Ontario Research Hospitals make our province and our health system smarter by attracting, training and retaining the next generation of health care professionals. Carley Richards, a trainee at The Royal, shares her experience diving into mental health research.
Meet Carley Richards
Throughout her teenage years, Carley Richards struggled with feeling depressed.
It wasn’t until her second year of university that she was actually diagnosed with depression and attention deficit hyperactivity disorder (ADHD). She finally had a piece of paper, with a diagnosis, that proved it wasn’t just “in her head.”
It was a change that would have a huge impact on her academic career.
“The brain is like a big unknown body of water that we’re only just dipping our toes into,” says Richards. “I realized the more we learn about and understand the brain, the more we’ll be able to help people like me.”
The Gut and the Brain
Now working toward a master’s degree in neuroscience at Carleton University, Richards is a research trainee under the supervision of Dr. Marie-Claude Audet, a researcher at The Royal’s Institute of Mental Health Research (IMHR). She recently won a Graduate Student Research Award from the IMHR.
“Recent research has shown that people with depression have different bacteria in their digestive system than people without depression,” says Richards.
The goal of her research is to look at the microbiome of two different groups of people — those who have depressive symptoms and those who do not. She’s hoping to link trauma in a person’s life to changes in gut bacteria, and explore whether changes in gut bacteria are associated with depressive symptoms.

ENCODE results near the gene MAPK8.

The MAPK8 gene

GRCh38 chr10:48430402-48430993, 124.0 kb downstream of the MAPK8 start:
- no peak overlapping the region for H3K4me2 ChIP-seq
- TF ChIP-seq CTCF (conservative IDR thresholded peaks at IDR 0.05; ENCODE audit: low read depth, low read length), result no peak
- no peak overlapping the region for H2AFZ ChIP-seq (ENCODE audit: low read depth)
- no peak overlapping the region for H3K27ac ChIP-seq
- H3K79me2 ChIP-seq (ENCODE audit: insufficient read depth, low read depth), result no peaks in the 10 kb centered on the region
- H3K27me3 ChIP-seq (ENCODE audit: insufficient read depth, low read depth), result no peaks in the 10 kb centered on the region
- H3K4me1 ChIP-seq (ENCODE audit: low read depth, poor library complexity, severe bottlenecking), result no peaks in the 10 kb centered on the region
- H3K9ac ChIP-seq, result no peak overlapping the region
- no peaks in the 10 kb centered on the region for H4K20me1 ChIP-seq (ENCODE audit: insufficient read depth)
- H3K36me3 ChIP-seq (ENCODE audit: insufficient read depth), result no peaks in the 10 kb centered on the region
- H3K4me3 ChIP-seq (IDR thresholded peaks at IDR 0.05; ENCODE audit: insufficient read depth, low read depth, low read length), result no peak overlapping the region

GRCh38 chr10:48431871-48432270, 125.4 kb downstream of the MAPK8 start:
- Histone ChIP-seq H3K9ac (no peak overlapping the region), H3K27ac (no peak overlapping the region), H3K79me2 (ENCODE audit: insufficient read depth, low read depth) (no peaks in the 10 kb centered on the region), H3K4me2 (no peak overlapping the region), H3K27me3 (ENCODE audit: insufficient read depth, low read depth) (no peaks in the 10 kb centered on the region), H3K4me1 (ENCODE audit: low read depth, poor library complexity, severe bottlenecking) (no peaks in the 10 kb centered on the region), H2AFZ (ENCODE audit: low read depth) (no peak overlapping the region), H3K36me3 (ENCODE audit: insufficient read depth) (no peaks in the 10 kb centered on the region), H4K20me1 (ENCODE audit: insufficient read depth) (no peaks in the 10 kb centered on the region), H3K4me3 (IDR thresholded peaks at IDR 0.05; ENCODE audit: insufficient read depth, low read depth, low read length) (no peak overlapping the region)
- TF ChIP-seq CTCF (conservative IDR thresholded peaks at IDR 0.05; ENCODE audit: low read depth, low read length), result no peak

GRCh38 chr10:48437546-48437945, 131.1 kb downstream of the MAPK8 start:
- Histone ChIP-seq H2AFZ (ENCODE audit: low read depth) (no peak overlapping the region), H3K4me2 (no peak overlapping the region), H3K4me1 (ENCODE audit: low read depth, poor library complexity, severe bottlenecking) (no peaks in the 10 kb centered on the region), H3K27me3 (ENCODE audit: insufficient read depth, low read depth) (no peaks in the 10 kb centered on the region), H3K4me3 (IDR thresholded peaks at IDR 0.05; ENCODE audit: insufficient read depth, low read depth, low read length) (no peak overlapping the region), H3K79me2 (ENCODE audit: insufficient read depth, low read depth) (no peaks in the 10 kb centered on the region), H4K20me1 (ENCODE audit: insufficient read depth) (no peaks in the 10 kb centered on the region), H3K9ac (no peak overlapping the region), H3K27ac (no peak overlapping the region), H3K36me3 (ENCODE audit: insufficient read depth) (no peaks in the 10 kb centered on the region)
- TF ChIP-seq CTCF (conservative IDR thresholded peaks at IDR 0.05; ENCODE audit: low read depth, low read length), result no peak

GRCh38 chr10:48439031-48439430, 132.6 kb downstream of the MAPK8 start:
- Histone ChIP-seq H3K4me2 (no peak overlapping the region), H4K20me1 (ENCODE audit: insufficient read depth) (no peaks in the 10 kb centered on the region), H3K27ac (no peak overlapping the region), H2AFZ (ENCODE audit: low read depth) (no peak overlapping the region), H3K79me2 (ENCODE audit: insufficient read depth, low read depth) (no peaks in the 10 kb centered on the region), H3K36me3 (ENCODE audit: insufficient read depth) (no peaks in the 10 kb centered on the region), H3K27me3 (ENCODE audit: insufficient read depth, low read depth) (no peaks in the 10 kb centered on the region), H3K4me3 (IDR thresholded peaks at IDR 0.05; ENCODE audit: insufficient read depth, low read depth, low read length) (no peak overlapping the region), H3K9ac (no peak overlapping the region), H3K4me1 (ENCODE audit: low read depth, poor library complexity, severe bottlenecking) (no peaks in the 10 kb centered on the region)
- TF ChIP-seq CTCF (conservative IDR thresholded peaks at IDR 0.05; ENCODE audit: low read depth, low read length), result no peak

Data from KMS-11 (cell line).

Life as a Young Researcher
“As a young researcher paying for my own education, I need funding to conduct my research, which means I need to apply for grants and scholarships,” she says.
“It can take a lot of time, and unfortunately for young researchers, there’s a lot of competition and rejection. It can be really tough to stay in research.”
The funding from the IMHR Graduate Student Research Award is helping Richards push her research project forward.
“When you’re stressed, your body releases certain chemicals,” she says. “I’m using this funding to purchase a lab kit that measures a specific binding agent that connects those stress chemicals to the bacteria in the gut.” By using this lab kit, it will be possible for Richards to measure those connections.
“We’re a long way from understanding the brain, but imagine if we could treat symptoms of depression by treating specific bacteria in your gut,” says Richards. “We’re not there yet, but it’s exciting to know I’m contributing to that possibility.”
The Graduate Student Research Awards are funded by The Royal’s Foundation. They fund research and education experiences for young researchers as they work to make a difference in the lives of people living with mental illness.
The Royal Ottawa Health Care Group is one of Ontario’s 24 research hospitals that contribute to a healthier, wealthier, smarter province. Look for other RESEARCH SPOTLIGHT posts on our Healthier, Wealthier, Smarter blog or join the conversation about why health research matters for Ontario on Twitter, using the hashtag #onHWS.